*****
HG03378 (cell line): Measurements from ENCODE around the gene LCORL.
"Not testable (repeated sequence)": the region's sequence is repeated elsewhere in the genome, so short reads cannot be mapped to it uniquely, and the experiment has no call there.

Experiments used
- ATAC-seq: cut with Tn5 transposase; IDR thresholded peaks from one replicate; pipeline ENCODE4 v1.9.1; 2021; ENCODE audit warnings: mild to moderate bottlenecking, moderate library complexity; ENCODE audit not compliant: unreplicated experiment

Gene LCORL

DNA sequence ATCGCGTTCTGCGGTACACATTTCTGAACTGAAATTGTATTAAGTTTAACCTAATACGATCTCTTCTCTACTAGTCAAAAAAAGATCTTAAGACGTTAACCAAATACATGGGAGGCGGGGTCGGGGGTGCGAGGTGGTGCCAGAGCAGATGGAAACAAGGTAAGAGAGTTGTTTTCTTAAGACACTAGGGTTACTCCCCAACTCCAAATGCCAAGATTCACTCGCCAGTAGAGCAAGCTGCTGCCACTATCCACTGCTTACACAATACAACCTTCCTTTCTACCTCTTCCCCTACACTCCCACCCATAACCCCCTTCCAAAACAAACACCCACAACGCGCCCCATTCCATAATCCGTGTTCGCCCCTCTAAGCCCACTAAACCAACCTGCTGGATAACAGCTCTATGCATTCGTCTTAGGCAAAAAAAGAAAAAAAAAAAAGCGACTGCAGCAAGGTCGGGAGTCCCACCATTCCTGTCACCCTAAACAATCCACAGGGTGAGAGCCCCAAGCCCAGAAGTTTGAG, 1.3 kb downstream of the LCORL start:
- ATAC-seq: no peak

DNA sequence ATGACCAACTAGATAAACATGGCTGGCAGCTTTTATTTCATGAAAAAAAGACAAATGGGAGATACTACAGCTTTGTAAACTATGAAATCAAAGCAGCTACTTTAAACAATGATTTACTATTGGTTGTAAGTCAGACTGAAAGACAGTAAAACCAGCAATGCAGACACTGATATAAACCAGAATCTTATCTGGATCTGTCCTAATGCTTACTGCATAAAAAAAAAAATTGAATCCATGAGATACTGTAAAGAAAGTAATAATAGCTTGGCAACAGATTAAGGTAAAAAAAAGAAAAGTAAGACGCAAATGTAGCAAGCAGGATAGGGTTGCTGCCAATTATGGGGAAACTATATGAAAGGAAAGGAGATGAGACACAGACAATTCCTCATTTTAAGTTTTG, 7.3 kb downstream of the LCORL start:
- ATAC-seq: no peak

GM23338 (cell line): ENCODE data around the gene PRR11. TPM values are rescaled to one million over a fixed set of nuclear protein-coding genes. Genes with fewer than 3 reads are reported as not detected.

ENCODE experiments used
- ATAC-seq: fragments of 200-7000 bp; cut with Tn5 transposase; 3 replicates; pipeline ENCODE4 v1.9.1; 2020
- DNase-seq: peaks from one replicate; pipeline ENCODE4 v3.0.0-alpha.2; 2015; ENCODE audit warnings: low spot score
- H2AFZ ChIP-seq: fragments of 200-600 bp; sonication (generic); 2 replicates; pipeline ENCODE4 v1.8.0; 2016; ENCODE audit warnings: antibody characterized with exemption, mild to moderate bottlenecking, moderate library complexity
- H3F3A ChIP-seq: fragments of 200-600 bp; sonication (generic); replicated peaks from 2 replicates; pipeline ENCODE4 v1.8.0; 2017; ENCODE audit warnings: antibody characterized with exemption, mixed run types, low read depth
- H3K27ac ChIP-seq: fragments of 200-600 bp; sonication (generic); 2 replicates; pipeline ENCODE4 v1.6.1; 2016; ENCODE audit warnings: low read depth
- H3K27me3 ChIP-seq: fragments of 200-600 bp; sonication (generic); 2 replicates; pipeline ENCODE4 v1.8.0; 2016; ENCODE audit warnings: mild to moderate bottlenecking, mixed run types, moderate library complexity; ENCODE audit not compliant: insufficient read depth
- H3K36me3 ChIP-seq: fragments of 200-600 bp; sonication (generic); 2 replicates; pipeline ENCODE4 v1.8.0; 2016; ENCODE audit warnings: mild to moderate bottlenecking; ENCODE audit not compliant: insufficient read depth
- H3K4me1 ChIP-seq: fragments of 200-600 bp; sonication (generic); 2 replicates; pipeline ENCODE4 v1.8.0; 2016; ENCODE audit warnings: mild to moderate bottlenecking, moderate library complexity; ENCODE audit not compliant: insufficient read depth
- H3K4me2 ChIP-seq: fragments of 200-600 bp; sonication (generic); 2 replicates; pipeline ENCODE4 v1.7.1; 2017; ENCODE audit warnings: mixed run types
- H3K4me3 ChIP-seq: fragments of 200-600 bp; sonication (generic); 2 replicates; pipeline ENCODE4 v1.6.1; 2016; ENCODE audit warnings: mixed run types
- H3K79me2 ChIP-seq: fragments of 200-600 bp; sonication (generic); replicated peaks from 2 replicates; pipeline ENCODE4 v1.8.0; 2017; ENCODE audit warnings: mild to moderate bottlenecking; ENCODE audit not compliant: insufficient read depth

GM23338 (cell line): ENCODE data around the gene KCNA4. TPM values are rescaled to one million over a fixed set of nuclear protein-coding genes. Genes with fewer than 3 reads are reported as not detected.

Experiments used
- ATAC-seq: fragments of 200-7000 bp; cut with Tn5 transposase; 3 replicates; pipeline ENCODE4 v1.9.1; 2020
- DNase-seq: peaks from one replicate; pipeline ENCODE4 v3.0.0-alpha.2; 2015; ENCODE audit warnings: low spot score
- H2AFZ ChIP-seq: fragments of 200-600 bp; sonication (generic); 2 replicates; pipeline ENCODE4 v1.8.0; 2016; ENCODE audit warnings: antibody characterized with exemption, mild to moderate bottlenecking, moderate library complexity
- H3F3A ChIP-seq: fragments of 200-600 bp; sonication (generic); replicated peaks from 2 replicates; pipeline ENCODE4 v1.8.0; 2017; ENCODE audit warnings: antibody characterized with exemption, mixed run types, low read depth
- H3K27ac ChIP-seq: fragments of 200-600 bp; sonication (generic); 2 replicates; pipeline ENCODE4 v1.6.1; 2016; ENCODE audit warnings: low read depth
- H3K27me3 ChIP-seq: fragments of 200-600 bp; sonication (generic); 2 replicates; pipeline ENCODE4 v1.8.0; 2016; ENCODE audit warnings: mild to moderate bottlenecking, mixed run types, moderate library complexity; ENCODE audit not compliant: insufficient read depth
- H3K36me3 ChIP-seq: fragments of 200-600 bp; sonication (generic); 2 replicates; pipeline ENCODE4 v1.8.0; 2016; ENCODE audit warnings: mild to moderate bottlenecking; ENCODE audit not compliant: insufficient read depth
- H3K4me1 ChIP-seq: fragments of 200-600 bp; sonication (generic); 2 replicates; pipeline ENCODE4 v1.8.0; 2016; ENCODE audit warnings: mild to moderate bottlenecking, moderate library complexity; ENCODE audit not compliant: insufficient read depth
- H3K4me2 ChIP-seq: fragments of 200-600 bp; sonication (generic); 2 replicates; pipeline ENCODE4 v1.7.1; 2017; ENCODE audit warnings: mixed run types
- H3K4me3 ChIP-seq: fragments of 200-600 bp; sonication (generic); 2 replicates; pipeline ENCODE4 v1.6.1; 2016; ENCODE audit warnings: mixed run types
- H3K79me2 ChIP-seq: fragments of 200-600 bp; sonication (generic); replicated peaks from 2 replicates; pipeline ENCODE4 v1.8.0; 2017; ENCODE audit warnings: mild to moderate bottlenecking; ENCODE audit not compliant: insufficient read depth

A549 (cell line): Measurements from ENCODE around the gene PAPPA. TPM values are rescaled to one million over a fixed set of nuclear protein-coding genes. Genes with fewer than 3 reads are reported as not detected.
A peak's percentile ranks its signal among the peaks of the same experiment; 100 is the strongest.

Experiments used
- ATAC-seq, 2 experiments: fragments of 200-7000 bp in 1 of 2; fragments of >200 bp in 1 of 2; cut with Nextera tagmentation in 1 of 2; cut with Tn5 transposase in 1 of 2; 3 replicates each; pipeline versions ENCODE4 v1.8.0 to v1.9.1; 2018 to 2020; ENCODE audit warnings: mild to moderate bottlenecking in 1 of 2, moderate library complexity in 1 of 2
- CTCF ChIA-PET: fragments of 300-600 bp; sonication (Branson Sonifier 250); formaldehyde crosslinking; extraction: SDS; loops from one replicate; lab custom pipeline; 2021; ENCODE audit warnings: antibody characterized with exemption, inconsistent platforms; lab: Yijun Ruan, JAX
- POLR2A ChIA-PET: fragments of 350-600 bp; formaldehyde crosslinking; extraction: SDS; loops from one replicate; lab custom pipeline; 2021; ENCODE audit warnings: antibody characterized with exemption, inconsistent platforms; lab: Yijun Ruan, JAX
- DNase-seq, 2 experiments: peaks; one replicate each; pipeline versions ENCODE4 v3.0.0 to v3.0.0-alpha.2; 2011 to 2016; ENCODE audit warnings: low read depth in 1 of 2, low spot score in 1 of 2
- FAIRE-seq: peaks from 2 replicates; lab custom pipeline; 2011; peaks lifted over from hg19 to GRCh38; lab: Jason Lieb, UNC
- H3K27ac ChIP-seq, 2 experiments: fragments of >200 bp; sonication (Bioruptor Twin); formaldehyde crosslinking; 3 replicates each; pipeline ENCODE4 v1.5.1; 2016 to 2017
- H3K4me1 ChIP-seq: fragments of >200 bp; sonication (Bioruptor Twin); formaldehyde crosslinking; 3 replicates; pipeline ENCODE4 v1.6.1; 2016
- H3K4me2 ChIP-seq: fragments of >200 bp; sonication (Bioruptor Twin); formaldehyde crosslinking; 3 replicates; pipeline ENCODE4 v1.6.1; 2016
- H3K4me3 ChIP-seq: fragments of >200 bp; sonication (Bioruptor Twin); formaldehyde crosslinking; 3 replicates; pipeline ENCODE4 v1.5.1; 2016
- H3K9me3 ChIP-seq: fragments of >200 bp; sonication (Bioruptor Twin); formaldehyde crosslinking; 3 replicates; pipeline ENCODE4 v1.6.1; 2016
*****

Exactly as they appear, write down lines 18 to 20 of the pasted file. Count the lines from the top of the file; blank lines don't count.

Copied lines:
- H3K36me3 ChIP-seq: fragments of 200-600 bp; sonication (generic); 2 replicates; pipeline ENCODE4 v1.8.0; 2016; ENCODE audit warnings: mild to moderate bottlenecking; ENCODE audit not compliant: insufficient read depth
- H3K4me1 ChIP-seq: fragments of 200-600 bp; sonication (generic); 2 replicates; pipeline ENCODE4 v1.8.0; 2016; ENCODE audit warnings: mild to moderate bottlenecking, moderate library complexity; ENCODE audit not compliant: insufficient read depth
- H3K4me2 ChIP-seq: fragments of 200-600 bp; sonication (generic); 2 replicates; pipeline ENCODE4 v1.7.1; 2017; ENCODE audit warnings: mixed run types